Figure 20: Performance speedups for Intel® Advanced Vector Extensions build on Intel® Xeon® CPU processor E5-2699 v3 (code-named Haswell)i

Getting your code to vectorize is only the beginning of SIMD speedups, but it should not be the end. Thereafter, you should use available resources and tools (for example, optimization reports, Intel VTune Amplifier XE, Intel Advisor XE) to investigate the efficiency of the generated code. Through analysis, you may then discover opportunities that would benefit both scalar and SIMD code. Then you can employ and experiment with techniques, whether they are common or like the ones provided in this document. You may need to rethink the algorithm and the data layout in order to ultimately improve the efficiency of your code and especially your generated assembly.

Taking our example, the biggest payoff was from Version #2, which implemented data preconditioning to the algorithm so that we could eliminate all the indirection (gathers). And then, Version #3 yielded additional speedups from using SDLT to help improve memory accesses with unmasked aligned unit-stride loads and also padding data to align with SIMD lane boundaries. And for a scenario of short trip counts, we utilized a SDLT advanced feature to help minimize the overall cost of uniform data overhead.


  1. Download example with source code:
  2. SDLT documentation (contains some code examples):
  3. SIGGRAPH 2015: DreamWorks Animation (DWA): How We Achieved a 4x Speedup of Skin Deformation with SIMD:
  4. For “try before buy” evaluation copy of Intel® Parallel Studio XE:
  5. For free copy of Intel® Parallel Studio XE for qualified students, educators, academic researchers and open source contributors:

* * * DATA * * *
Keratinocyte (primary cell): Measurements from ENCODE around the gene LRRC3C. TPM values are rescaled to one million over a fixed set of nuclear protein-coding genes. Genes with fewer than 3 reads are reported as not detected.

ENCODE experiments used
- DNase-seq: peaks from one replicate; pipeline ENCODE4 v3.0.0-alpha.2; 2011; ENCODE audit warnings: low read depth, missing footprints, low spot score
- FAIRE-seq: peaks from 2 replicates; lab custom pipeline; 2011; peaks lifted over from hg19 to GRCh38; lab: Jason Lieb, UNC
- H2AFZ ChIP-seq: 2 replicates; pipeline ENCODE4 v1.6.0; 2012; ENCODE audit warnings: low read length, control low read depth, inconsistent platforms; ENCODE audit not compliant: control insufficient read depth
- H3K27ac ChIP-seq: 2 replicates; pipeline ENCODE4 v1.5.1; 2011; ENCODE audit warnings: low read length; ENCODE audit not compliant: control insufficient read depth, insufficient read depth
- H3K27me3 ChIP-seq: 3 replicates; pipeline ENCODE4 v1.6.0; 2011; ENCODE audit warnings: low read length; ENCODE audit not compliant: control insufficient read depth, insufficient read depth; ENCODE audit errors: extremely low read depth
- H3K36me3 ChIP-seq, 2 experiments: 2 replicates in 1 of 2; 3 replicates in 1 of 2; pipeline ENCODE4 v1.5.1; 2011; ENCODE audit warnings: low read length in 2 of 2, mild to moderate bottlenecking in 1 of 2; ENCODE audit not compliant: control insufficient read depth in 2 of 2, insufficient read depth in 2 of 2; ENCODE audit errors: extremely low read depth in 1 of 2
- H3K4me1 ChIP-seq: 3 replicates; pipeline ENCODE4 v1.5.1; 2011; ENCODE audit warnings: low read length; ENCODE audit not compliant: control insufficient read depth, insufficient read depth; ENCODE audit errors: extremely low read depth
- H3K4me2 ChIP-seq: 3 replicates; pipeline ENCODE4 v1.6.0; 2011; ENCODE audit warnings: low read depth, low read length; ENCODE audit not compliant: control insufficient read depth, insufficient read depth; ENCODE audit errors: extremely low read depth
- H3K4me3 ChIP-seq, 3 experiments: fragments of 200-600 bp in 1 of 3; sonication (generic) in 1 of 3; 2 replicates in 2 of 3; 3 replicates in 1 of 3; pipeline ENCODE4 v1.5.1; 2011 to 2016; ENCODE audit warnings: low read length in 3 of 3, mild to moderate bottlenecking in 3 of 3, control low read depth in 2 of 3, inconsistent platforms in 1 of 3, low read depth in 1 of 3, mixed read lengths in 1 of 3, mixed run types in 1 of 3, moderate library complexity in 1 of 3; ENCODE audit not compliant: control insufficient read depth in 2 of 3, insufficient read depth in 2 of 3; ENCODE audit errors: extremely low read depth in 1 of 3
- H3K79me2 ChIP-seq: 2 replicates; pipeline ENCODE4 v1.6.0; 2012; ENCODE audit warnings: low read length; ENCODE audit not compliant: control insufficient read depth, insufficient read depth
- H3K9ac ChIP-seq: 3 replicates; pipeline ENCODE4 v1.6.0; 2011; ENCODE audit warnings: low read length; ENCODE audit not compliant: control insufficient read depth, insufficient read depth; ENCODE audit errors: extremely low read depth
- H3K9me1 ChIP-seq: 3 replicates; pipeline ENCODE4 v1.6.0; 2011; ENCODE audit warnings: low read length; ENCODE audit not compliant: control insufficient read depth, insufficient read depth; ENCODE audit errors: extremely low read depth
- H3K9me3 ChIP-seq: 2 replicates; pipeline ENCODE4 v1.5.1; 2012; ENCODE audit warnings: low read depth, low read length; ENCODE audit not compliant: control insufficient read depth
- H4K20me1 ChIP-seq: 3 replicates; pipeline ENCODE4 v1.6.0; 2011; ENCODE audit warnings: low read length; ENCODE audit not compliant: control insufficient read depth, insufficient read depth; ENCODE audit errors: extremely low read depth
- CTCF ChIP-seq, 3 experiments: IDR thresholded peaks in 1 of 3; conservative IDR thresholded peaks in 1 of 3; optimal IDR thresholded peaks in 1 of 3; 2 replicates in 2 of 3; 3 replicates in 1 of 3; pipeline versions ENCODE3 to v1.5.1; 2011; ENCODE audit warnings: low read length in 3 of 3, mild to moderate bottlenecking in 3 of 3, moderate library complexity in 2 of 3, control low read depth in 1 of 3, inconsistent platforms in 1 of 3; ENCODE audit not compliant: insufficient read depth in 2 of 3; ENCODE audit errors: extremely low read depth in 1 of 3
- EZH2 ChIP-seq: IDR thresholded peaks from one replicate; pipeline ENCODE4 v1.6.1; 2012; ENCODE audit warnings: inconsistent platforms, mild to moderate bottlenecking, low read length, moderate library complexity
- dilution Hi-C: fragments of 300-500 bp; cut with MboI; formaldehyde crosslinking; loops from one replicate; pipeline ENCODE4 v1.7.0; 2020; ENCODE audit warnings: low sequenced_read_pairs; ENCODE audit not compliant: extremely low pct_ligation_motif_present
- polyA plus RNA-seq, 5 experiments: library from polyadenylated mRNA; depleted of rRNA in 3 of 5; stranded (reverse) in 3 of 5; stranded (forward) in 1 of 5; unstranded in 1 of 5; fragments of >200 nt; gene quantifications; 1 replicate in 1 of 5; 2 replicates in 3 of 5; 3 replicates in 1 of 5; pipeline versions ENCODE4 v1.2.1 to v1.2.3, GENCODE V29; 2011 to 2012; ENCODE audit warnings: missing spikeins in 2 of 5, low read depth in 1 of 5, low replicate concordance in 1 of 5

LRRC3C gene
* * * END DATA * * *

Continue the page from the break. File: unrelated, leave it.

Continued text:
6. Intel® VTune™ Amplifier 2016:
  7. Intel® Advisor:


1 Single instruction, multiple data (SIMD), refers to the exploitation of data-level parallelism, where a single instruction processes multiple data simultaneously. This is in contrast to the conventional “scalar operations” of using a single instruction to process each individual data.

2 Vectorization is where a computer program is converted from a scalar implementation to a vector (or SIMD) implementation.

3 pragma simd: pragma omp simd:

4 Non-Unit Stride Memory Access means that as your loop increments consecutively, you access data from non-adjacent locations in memory. This can add significant overhead on performance. In contrast, accessing memory in a unit-strided (or sequential) fashion can be much more efficient.

5 For reference:

6 SDLT Primitives restrict objects to help the compiler succeed in the privatization of local variables in a SIMD loop, which means that each SIMD lane gets a private instance of the variable. To meet this criteria, the objects must be Plain Old Data (POD) and have in-lined object members, no nested arrays, and no virtual functions.

7 In the process of vectorizing, the developer should experiment with various pragmas (for example, simd, omp simd, ivdep, and vector {always [assert]}) and utilize Opt-reports.

8 For the Intel® C++ Compiler 16.0 (2016) on Linux*, we added command-line options “-qopt-report=5 –qopt-report-phase=vec” to generate the Opt-Report (*.optrpt).

9 To generate Intel® Advanced Vector Extensions (Intel® AVX) instructions using the Intel® C++ Compiler 16.0, add the option “-xAVX” to the compile command line.

10 The AVX512 instruction set has broadcast load instructions that can reduce the SIMD overhead in prepping uniform data before iteration starts.

i Software and workloads used in performance tests may have been optimized for performance only on Intel microprocessors.

Performance tests, such as SYSmark *and MobileMark*, are measured using specific computer systems, components, software, operations and functions. Any change to any of those factors may cause the results to vary. You should consult other information and performance tests to assist you in fully evaluating your contemplated purchases, including the performance of that product when combined with other products. For more complete information, visit

Configurations: Intel® Xeon® processor E5-2699 v3 (45M Cache, 2.30 GHz). CPUs: Two 18-Core C1, 2.3 GHz. UNCORE: 2.3 GHz. Intel® QuickPath Interconnect: 9.6 GT/sec. RAM: 128 GB, DDR4-2133 MHz (16 x 8 GB). Disks: 7200 RPM SATA disk. 800 GB SSD. Hyper-Threading OFF, Turbo OFF. Red Hat Enterprise Linux* Server release 7.0. 3.10.0-123.el7.x86_64.